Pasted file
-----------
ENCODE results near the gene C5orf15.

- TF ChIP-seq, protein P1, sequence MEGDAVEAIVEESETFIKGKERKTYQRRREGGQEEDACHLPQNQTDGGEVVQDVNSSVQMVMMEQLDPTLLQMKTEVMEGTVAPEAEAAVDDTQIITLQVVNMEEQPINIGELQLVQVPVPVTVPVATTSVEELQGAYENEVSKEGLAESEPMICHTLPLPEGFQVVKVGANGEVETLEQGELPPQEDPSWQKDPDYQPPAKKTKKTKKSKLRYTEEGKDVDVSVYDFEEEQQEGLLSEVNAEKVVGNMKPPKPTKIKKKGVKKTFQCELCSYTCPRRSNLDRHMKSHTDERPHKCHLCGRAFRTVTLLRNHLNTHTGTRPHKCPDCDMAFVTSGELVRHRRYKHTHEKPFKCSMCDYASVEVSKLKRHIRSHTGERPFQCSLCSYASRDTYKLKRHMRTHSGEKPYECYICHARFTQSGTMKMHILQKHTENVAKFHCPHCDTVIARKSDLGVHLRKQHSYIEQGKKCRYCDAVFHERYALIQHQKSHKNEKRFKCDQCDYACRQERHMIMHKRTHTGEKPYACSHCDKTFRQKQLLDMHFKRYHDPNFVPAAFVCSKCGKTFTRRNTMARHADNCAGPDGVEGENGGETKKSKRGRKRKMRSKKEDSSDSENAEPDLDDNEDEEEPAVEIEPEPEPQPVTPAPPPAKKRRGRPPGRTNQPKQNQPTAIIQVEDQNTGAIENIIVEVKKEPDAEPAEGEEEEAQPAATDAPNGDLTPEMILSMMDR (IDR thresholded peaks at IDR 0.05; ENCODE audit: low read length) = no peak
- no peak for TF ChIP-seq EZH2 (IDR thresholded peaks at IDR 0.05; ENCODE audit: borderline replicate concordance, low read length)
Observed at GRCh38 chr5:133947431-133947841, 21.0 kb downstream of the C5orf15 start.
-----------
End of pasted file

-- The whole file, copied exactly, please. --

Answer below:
ENCODE results near the gene C5orf15.

- TF ChIP-seq, protein P1, sequence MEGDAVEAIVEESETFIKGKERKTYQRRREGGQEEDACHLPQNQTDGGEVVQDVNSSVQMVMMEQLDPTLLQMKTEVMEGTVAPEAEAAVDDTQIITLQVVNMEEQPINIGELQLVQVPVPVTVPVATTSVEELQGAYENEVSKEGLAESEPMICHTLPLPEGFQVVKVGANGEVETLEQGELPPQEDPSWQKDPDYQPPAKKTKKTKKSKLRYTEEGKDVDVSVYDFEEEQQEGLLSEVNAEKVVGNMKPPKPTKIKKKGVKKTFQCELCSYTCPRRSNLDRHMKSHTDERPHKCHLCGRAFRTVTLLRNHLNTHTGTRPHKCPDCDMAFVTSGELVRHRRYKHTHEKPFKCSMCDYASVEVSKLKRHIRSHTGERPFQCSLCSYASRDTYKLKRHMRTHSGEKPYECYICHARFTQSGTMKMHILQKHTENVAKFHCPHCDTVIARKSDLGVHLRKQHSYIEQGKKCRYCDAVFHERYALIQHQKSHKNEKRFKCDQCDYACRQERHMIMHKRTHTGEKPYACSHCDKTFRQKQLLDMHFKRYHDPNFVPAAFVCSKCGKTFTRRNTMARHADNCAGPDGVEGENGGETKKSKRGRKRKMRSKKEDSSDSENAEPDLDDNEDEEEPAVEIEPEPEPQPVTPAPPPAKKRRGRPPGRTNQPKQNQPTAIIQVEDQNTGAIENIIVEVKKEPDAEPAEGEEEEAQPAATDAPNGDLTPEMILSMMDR (IDR thresholded peaks at IDR 0.05; ENCODE audit: low read length) = no peak
- no peak for TF ChIP-seq EZH2 (IDR thresholded peaks at IDR 0.05; ENCODE audit: borderline replicate concordance, low read length)
Observed at GRCh38 chr5:133947431-133947841, 21.0 kb downstream of the C5orf15 start.